Abigail Review

The Bunker 10 January – 4 February.  Reviewed by Claire Roderick

The Bunker’s inaugural season closes with the world premiere of Fiona Doyle’s Abigail.

The play opens with a couple verbally sparring on the one year anniversary of their relationship, then flashes back to the couple on the day they first met in a snowy Berlin. The fractured timeline interweaves the beginning of their relationship – full of sweet moments, but with hints of the emotional damage of both characters – with the wreckage that remains after a year together.

The woman (Tia Bannon) is much younger than the Man (Mark Rose), and the spare script gives subtle hints about her motivation and attraction to a middle-aged man. Her relationship with her recently dead father appears to have been abusive, but nothing is clarified, leaving the audience to draw their own conclusions. The audience are also trusted to realise the woman’s reasons for travelling to Berlin from throwaway lines. Likewise, the man is always apologising for things he has done, which are never disclosed. As their anniversary night draws to an end, it becomes clear where the power lies in this relationship, but while there is some powerful acting from Bannon as she goes into full psycho mode, this doesn’t satisfy, as too many questions are left unanswered.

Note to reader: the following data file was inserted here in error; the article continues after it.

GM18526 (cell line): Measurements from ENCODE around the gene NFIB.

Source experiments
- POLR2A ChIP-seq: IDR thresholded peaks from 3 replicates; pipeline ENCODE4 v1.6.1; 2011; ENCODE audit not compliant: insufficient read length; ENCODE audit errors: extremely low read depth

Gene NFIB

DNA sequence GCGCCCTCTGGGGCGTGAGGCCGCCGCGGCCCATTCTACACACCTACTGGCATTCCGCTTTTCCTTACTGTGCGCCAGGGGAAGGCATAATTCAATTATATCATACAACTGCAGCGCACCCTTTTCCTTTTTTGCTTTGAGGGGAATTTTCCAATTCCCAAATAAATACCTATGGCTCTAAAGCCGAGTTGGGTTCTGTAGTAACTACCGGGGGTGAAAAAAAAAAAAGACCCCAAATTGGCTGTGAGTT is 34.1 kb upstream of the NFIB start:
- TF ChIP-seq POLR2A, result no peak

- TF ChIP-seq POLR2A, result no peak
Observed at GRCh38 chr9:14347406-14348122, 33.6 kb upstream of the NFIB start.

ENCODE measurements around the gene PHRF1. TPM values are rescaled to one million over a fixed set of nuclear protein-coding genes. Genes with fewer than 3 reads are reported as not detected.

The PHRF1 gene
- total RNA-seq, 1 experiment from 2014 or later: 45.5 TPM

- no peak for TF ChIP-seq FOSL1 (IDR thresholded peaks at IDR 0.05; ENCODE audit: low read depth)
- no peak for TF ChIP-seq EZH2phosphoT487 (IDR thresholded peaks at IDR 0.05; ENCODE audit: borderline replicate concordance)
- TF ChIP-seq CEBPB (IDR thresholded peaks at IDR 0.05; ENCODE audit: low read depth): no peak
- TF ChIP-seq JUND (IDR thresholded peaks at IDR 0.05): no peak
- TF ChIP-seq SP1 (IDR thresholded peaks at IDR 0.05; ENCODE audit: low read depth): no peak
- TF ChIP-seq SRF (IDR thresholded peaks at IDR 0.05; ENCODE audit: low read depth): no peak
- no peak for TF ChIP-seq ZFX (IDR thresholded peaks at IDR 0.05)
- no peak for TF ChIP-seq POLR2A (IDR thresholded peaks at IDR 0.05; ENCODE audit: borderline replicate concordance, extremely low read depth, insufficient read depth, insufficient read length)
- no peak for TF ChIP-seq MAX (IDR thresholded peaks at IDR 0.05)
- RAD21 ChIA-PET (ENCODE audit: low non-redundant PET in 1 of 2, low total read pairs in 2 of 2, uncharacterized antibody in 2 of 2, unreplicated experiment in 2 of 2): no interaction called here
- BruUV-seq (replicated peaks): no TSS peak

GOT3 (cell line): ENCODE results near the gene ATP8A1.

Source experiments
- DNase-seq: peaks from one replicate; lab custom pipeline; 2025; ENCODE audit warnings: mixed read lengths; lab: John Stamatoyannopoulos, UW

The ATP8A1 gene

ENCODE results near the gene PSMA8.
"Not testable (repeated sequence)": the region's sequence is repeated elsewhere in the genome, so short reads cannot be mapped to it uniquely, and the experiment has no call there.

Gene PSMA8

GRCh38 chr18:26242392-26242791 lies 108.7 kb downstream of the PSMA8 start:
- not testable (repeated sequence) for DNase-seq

I’m all for the audience following a trail of breadcrumbs, and for most of the play this works, but the final violent confrontation on their anniversary answered some questions about the woman, and none about the man. This disappointment is quickly dissipated by a masterfully judged final scene reminding the audience of the hope and love that had first blossomed between the couple.

Tia Bannon gives a wonderful portrayal of a damaged woman, with nuanced looks and body language saying much more than the script at times. Mark Rose has a tougher job in his role. He is funny and exasperating trotting out facts about art and archaeology, and his moments of apology are handled deftly, but the script just doesn’t give him enough to work with.

To match the piecemeal, sparse script, Max Dorey’s set of packing cases and boxes is ideal. The cast scramble up stepped boxes, move a few boxes, and they are in a graveyard or on top of a cliff. Director Joshua McTaggart has produced an atmospheric and interesting piece of theatre, but the characters need a little more fleshing out to make this truly satisfying and memorable.